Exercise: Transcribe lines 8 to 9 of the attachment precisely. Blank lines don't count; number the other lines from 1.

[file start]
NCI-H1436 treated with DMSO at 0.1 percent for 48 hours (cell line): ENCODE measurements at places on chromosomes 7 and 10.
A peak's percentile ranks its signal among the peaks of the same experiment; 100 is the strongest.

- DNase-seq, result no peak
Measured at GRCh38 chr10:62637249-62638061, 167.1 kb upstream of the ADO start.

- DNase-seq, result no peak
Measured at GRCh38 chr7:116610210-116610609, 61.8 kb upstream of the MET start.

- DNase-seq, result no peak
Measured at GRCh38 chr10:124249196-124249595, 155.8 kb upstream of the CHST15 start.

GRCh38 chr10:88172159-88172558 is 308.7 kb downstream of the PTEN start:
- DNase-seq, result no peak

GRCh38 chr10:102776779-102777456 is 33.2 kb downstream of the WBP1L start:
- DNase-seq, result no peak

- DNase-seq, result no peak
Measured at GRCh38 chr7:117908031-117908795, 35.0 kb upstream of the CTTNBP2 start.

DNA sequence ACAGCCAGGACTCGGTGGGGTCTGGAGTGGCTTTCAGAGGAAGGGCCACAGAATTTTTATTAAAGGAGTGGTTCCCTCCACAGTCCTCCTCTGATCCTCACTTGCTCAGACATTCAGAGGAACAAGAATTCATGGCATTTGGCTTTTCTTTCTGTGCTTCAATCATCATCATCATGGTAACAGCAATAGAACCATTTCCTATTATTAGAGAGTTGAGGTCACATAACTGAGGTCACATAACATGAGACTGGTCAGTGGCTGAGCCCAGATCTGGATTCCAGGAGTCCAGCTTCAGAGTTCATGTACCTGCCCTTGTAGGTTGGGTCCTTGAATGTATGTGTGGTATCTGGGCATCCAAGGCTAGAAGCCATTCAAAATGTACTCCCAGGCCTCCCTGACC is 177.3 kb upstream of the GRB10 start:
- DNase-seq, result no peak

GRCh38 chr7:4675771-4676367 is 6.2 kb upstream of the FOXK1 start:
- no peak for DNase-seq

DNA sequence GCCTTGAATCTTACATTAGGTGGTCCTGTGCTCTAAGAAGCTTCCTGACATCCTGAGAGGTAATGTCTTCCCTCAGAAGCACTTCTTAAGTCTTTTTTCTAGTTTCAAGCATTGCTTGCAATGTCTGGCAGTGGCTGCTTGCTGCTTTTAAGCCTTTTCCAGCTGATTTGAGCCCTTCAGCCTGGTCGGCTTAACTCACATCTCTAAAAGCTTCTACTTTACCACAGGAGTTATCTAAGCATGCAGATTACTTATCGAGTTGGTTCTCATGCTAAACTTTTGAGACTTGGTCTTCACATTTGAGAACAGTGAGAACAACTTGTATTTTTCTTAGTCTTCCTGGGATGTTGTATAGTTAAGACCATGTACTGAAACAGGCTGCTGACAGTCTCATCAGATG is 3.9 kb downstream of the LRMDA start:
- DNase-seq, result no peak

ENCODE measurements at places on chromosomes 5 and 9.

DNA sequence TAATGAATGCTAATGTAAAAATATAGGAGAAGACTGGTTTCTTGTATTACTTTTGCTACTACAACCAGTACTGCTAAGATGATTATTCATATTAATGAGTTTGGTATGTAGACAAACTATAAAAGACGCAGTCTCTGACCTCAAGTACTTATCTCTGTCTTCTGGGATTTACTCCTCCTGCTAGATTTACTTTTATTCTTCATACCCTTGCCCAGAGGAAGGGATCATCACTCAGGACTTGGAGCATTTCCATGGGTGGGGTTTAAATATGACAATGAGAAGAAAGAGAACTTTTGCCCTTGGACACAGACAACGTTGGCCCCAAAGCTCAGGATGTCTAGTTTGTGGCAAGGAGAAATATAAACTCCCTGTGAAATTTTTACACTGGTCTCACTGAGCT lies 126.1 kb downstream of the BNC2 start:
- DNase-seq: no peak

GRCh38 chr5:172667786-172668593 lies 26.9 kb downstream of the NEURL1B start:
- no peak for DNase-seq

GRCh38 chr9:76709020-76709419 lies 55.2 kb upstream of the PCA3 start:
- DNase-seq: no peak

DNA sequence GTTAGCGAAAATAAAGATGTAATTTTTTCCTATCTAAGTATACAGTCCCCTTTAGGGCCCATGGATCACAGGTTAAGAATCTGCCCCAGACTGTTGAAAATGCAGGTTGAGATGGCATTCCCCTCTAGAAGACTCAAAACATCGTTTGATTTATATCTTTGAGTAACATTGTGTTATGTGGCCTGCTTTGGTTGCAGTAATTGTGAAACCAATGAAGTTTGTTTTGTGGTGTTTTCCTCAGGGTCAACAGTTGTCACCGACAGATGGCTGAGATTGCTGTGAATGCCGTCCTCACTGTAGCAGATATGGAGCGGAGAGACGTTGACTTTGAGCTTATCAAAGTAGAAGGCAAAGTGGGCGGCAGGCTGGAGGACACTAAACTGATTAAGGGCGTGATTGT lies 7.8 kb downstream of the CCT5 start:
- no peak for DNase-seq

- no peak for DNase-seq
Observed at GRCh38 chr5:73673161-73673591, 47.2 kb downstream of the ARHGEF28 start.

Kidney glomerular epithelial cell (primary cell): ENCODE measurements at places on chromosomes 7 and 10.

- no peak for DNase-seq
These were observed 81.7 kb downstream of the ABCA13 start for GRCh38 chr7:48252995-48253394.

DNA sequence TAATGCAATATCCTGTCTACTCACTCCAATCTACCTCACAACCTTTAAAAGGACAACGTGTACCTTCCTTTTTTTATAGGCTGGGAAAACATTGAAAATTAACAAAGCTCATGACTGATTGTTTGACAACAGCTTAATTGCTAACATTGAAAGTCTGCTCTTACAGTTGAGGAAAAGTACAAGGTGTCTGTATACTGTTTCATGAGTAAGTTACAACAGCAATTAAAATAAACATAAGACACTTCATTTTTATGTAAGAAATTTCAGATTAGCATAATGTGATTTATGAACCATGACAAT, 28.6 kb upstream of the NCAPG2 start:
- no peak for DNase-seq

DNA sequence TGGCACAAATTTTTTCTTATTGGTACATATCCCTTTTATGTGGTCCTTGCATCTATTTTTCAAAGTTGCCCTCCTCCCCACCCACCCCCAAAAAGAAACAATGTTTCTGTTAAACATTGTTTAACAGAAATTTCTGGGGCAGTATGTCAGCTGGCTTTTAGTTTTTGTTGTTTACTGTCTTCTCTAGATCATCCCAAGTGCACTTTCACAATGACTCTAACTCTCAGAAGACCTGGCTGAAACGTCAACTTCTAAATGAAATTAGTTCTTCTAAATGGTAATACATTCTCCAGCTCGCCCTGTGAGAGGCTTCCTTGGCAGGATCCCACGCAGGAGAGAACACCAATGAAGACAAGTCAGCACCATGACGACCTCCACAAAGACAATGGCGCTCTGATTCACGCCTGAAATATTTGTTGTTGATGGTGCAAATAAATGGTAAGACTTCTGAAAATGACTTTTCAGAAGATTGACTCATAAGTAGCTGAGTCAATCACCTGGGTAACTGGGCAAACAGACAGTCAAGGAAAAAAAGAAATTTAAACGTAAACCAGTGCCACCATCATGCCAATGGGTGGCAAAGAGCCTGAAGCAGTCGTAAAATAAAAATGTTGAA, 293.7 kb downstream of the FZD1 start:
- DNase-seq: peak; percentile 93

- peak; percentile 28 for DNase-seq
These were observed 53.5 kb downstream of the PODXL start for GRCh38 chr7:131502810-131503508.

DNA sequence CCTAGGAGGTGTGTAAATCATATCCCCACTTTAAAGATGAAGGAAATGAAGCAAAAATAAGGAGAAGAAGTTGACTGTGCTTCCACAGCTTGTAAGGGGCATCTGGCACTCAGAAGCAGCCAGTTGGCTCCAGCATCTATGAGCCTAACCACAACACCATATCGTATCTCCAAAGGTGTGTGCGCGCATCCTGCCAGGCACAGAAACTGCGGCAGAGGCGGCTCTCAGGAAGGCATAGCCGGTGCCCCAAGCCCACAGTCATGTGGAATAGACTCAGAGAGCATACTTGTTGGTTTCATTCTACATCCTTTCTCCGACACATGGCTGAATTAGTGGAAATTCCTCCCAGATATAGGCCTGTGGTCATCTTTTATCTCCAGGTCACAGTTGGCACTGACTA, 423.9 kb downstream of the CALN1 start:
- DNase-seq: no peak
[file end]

Measured at GRCh38 chr10:124249196-124249595, 155.8 kb upstream of the CHST15 start.

GRCh38 chr10:88172159-88172558 is 308.7 kb downstream of the PTEN start: